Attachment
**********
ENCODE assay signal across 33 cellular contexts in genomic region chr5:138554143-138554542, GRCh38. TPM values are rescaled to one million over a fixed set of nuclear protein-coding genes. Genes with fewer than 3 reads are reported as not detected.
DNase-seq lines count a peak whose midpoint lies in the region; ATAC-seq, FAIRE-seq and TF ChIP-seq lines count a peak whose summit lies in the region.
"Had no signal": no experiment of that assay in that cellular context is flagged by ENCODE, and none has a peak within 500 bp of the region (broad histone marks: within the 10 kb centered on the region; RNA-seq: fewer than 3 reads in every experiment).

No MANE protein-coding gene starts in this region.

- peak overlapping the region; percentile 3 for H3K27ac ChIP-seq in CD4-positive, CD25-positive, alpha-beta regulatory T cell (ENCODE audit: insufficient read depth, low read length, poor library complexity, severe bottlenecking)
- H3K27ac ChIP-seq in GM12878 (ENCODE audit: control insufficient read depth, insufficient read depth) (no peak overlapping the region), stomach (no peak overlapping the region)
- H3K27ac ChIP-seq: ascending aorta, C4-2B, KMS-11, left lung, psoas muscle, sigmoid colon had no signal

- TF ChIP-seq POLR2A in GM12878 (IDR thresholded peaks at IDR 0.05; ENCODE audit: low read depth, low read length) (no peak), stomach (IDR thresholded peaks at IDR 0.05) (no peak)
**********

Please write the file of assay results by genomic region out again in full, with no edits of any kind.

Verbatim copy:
ENCODE assay signal across 33 cellular contexts in genomic region chr5:138554143-138554542, GRCh38. TPM values are rescaled to one million over a fixed set of nuclear protein-coding genes. Genes with fewer than 3 reads are reported as not detected.
DNase-seq lines count a peak whose midpoint lies in the region; ATAC-seq, FAIRE-seq and TF ChIP-seq lines count a peak whose summit lies in the region.
"Had no signal": no experiment of that assay in that cellular context is flagged by ENCODE, and none has a peak within 500 bp of the region (broad histone marks: within the 10 kb centered on the region; RNA-seq: fewer than 3 reads in every experiment).

No MANE protein-coding gene starts in this region.

- peak overlapping the region; percentile 3 for H3K27ac ChIP-seq in CD4-positive, CD25-positive, alpha-beta regulatory T cell (ENCODE audit: insufficient read depth, low read length, poor library complexity, severe bottlenecking)
- H3K27ac ChIP-seq in GM12878 (ENCODE audit: control insufficient read depth, insufficient read depth) (no peak overlapping the region), stomach (no peak overlapping the region)
- H3K27ac ChIP-seq: ascending aorta, C4-2B, KMS-11, left lung, psoas muscle, sigmoid colon had no signal

- TF ChIP-seq POLR2A in GM12878 (IDR thresholded peaks at IDR 0.05; ENCODE audit: low read depth, low read length) (no peak), stomach (IDR thresholded peaks at IDR 0.05) (no peak)